To Embree & Shotwell
Mount Vernon Decr 3d 1787
Colo. Henry Lee (who called upon me as he returned home from New York)1 informed me that you dealt largely in grass seeds (saved in this Country)—that you sold none but what was good—and those on the most moderate terms.
Under this information I beg leave to ask the price of the following, and whether an opportunity could be depended upon for sending them by water to Alexandria before the month of March next.
He told me that he had bought some of the first from you and he thinks at 4 dollars pr Bushl but not having the Bill at hand could not be positive. Imported Seeds or the Seeds of this Country if not of the last years growth I would not purchase. the first, unless brot in the Cabbin is always injured and the latter is not to be depended upon.2 Your answer to this letter by the Post will oblige Gentn Yr Most Obedt Sert
Embree & Shotwell (Lawrence Embree and William Shotwell) of 24 Queen Street, New York, specialized in the sale of grass seeds.
1. On 7 Dec. Henry Lee, Jr., wrote to James Madison of his visit to Mount Vernon on 24–26 Nov.: “I saw Genl. Washington on my return, he continues firm as a rock” (Rutland and Hobson, Madison Papers, description begins William T. Hutchinson et al., eds. The Papers of James Madison, Congressional Series. 17 vols. Chicago and Charlottesville, Va., 1962–91. description ends 10:295–96; see Diaries description begins Donald Jackson and Dorothy Twohig, eds. The Diaries of George Washington. 6 vols. Charlottesville, Va., 1976–79. description ends , 5:220).
2. Embree & Shotwell replied from New York on 14 Dec: “Respected Friend Thy Esteemed Favour of 3d Inst. was duly Recd. We now have the pleasure of replying thereto, And wish it was in our power to give thee Assurances, of supplying thee with ⟨all⟩ the kinds of Grass Seeds thou mentions; but the Orchard Grass is not at present to be procured, and we are something doubtfull whether we shall be able to obtain any, timely to ship for Alexandria; As to Clover and Timothy, we are at present selling of the Growth of this Country; The former @ 10d. lb. & the latter @ 22/ Bushel, of unquestionable Quality. Imported Seeds we decline dealing in, they being so uncertain that we dare not recommend them. Should have but little doubts of meeting with a Conveyance for Alexandria, tho at present know of none. Should thou incline to Order any Seed, will thank thee for thy Instructions as early as Convenient” (DLC:GW).
After receiving this response GW wrote on 30 Dec. from Mount Vernon:“Gentn Your letter of the 14th came duly to hand. Colo. Lee either did not comprehend the price of your Seeds or I have misunderstood him for they are higher than I was led to conceive. However as I want seeds on which I can depend. I will, provided they can be got to me by the end of March at farthest and as much sooner as you please—take ten Bushels of red clover seed, and 8 Bushels of Timothy seed; both of the last years growth, clean and good.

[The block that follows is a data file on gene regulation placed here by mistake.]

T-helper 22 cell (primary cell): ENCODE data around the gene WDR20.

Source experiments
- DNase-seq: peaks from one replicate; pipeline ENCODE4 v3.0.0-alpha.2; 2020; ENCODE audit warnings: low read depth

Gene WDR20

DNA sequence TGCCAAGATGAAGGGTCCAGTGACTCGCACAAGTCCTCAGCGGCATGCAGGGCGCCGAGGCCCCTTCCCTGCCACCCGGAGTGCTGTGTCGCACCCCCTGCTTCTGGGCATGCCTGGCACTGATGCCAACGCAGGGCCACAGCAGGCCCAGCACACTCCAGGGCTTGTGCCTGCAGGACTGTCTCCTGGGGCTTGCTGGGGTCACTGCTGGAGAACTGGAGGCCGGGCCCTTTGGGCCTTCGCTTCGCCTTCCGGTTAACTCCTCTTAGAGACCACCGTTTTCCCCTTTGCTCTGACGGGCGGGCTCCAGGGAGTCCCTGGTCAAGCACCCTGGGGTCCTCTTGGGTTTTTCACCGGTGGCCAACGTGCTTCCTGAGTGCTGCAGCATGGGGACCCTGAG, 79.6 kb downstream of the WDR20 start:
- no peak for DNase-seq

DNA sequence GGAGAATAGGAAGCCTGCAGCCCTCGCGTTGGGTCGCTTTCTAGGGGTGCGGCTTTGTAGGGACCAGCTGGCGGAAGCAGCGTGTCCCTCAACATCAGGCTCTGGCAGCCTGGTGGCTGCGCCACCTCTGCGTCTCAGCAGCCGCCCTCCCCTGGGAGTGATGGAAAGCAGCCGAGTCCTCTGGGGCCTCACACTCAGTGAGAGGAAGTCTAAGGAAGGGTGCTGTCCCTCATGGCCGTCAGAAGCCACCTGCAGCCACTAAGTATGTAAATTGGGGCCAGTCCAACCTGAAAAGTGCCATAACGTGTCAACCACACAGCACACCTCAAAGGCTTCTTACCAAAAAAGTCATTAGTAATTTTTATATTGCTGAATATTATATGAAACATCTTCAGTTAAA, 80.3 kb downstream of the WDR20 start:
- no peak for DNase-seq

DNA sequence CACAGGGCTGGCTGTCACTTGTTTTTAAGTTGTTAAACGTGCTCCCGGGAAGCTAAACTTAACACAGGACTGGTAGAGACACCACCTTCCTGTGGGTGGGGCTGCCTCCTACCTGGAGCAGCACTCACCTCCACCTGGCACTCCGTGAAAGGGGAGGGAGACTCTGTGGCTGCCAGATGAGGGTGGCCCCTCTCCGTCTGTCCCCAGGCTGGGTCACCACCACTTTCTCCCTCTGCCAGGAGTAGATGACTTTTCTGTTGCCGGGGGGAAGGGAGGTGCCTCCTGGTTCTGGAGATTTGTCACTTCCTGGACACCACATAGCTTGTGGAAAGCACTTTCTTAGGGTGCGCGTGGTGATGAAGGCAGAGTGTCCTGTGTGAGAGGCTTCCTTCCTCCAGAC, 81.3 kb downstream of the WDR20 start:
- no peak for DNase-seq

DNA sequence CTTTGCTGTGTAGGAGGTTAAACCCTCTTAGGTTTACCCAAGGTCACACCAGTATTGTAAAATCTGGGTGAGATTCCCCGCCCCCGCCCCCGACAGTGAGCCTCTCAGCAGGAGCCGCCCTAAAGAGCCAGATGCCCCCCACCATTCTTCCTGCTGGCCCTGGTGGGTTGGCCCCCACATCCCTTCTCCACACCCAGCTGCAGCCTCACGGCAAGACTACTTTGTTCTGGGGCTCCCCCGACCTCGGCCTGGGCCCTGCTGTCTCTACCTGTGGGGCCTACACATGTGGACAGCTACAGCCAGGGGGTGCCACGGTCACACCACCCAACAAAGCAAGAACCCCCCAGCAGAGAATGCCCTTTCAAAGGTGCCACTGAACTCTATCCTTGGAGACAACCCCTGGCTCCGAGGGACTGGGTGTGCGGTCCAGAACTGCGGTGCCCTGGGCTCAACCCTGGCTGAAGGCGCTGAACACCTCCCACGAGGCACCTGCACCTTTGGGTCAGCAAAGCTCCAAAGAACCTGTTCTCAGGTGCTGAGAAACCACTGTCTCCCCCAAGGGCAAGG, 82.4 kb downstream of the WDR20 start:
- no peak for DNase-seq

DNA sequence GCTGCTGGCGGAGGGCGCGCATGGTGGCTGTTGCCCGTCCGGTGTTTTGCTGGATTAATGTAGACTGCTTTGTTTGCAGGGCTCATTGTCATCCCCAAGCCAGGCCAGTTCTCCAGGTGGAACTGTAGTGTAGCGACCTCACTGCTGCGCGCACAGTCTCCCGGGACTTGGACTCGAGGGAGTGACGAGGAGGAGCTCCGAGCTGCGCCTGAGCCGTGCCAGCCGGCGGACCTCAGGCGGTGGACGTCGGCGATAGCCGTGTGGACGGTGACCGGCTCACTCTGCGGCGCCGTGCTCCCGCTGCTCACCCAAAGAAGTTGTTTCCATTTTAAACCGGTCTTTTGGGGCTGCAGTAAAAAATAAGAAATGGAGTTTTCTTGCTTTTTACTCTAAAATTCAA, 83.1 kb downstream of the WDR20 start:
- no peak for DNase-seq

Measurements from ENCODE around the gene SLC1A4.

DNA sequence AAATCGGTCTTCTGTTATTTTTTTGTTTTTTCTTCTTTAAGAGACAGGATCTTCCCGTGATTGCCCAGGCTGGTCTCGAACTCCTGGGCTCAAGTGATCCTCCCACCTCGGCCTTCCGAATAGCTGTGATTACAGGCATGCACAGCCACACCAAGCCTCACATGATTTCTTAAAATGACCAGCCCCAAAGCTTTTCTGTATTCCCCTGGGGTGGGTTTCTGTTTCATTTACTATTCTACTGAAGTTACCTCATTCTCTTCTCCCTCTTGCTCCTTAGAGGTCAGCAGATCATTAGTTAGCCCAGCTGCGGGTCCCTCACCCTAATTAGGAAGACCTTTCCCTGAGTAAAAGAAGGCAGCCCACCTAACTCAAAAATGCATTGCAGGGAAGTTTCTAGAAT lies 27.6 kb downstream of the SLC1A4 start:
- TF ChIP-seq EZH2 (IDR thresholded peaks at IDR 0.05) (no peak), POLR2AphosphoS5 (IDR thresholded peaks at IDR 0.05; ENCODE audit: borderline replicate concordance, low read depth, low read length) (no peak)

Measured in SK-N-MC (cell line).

”If in consideration of the quantity, and the prospect of my dealing with you every year for a large supply of these articles (if I find my interest in it)you should be disposed to lower the retale prices mentioned in your letter to me, it may prove Mutually advantage to you, (if the Seed is sent) to whom, or in what manner the cost of them shall be remitted.
“Be so good, upon the receipt of this letter as to inform me if there be a moral certainty of a supply from you in the abovementioned time for should I depend there on and be disapointed it will be very injurious to me as the whole is for my own sowing and the ground will be prepared for it. I am Gntn Yr Most Obedt & very Hble Servant G. Washington” (LB, DLC:GW).
GW acknowledged the arrival of the seed in a letter from Mount Vernon of 22 Feb. 1788: “Gentlemen, I have received your letter of the 28th Ulto enclosing an Invoice of the Seeds shipped on board the Sloop Molly Beverly on my account which have since safely arrived.
”The amount of your bill will be paid you by the House of Murray Mountford & Bowen at New York.
“The quality of the seeds cannot be determined till I have an opportunity of trying them, but let them turn out as they may, I dare say there has been nothing wanting on your part to procure those of the best quality for me. I am Gentlemen Yr Most Obedt Hble Servant Go. Washington” (LB, DLC:GW). GW again bought seed from Embree & Shotwell in the winter of 1788–89 (see GW to Embree & Shotwell, 3 Oct., 26 Dec. 1788, 28 Jan., 15 Mar. 1789, Embree & Shotwell to GW, 17 Oct., 3 Dec. 1788, 19 Jan. 1789, and GW to William Shotwell, 7 April 1789). For GW’s payment to Embree & Shotwell through the New York firm of Murray, Mumford & Bowen for the seed that he received in February 1788, see GW to Embree & Shotwell, 3 Oct. 1788, and Embree & Shotwell to GW, 17 Oct. 1788, and note 1 of that document.